One year on from National Sword, regulators shared their policy response at Waste 2019, while industry leaders discussed the critical steps to move the sector forward.
Waste Management Review speaks to Waste Management and Resource Recovery Association of Australia CEO Gayle Sloan on her experiences leading the association.
Queensland Government Environment Minister Leeanne Enoch will be sharing the government’s vision for the state’s waste and resource recovery industry at this week’s 2019 Australian Landfill and Transfer Stations Conference.
Hosted by the Waste Management and Resource Recovery Association of Australia (WMRR), WMRR in a statement welcomed the Queensland Government’s new waste strategy and its commitment to a circular economy.
“There is no denying that Queensland will have to play catch-up, but the good news is that it has the benefit of hindsight and can learn fundamental lessons from its neighbours on the eastern seaboard,” the statement read.
“The Queensland Government certainly does not have its blinkers on and is asking the right questions. It is pleasing to see that the Department of Environment and Science is thinking about how to stimulate investment to build the economic opportunity that our essential waste management and resource recovery industry offers.”
She said the government’s decisions to date are a sign of things to come, including the potential growth of the state’s resource recovery and remanufacturing industries, which signals more jobs, less reliance on export markets and a boost to the local economy.
“Queensland can outshine the rest of Australia because the state has a minister who has an acute understanding of what needs to be done to build and sustain an integrated and efficient waste and resource recovery system, which undoubtedly includes the consideration and maintenance of well-managed landfills and transfer stations,” Ms Sloan said.
Ms Sloan said that Queensland was focusing on market development and infrastructure planning, which are sorely missing in NSW.
“Queensland has also committed to reinvesting 70 per cent of levy funds in industry, the environment and local government, going above and beyond the other States.
“Importantly, we are seeing plans for a whole-of-government approach, which WMRR has been harping on for years because waste and resource recovery is an essential industry and it is a shared responsibility.”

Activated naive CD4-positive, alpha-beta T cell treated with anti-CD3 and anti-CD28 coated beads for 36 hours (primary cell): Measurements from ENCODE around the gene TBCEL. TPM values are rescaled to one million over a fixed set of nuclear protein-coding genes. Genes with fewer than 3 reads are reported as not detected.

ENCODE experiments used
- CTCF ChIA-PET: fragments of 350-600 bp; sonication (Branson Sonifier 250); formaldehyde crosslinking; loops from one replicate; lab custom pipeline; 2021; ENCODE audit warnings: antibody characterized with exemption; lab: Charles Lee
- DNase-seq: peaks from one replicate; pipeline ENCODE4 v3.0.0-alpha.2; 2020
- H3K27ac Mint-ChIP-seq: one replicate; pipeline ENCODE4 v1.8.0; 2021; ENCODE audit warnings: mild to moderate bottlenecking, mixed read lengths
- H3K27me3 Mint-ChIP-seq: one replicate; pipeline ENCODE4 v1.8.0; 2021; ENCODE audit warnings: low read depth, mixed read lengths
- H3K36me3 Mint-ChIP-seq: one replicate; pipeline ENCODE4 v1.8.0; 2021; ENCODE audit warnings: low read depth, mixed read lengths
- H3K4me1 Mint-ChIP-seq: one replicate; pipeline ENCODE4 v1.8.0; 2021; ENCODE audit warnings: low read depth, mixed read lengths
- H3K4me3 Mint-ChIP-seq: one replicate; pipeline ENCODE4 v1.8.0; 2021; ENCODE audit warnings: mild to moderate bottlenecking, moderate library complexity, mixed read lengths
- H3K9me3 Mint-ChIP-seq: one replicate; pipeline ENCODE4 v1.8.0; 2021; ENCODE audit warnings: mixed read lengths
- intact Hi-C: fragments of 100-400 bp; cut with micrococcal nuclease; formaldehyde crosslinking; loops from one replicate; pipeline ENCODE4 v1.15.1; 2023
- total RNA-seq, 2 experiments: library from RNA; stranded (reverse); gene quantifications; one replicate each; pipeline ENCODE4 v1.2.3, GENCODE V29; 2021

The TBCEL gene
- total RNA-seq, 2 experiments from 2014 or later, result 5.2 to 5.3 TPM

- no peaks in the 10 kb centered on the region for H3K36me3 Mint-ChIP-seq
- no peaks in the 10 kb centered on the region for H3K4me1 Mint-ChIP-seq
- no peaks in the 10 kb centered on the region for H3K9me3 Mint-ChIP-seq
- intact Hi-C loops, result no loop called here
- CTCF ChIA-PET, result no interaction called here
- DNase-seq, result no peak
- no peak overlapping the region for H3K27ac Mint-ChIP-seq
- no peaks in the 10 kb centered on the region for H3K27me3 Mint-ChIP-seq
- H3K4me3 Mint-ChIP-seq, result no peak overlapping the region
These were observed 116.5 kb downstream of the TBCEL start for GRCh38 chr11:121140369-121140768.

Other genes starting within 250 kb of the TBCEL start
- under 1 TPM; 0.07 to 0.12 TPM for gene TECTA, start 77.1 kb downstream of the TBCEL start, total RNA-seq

Ms Enoch will be giving the opening address at 8am on Wednesday, March 27 at the 2019 Australian Landfill and Transfer Stations Conference which will be held at the Pullman Mercure in Brisbane.
At the beginning of the year, the Waste Management Association of Australia (WMAA) changed its name to the Waste Management and Resource Recovery Association of Australia (WMRR).
In a statement, WMRR said the name, chosen and adopted by its members, reflects the needs of its diverse and growing membership and acknowledges the ever-increasing participation by materials recovery facilities, reprocessors and remanufacturers.
WMRR said the evolution of its brand is reflective of the focus of an essential industry, acknowledging the need for, and value of, collaboration with all stakeholders in the supply chain in order to continue its transition to a circular economy successfully.
In addition to a rebranding exercise, WMRR will soon launch a new working group in each state – the Resource Recovery and Market Development working group – to bring all elements of the supply chain to the table. An energy from waste working group will also be created, operating in place of what was formerly the RER working group.
WMRR CEO Gayle Sloan said the working groups and branch committees form the backbone of the association and in 2019, WMRR will continue to collaborate through a variety of forums such as networking events and meetings, as well as influence policy settings through a raft of important measures, from policy submissions to position papers.
“Another initiative to look forward to is the development of an accreditation program to develop the industry’s professional skills and recruitment of a Training and Development Manager will soon commence,” Ms Sloan added.
Work is also progressing on a number of highly anticipated conferences and events, including the 2019 Australian Landfill and Transfer Stations Conference in March, the 2019 Energy from Waste Conference in August, and the various state-based Women of Waste breakfast events.
The statement said that beyond WMRR, 2019 is a year to watch, with two major elections coming our way – federal and NSW and the untapped opportunities for growth in our domestic remanufacturing sector.
“WMRR is determined to make 2019 a year of action and will continue to pressure the Federal Government to get on with the job and act on the key positions that WMRR has consistently been advocating for in order to to drive investment, economic and job growth as well as protect the community and environment,” the statement said.
“But WMRR can only do all of this with the support and contribution of our members. As we embark on a new year, we hope you will continue to join in the conversation, take advantage of the services WMRR has to offer, and support the association’s important work.”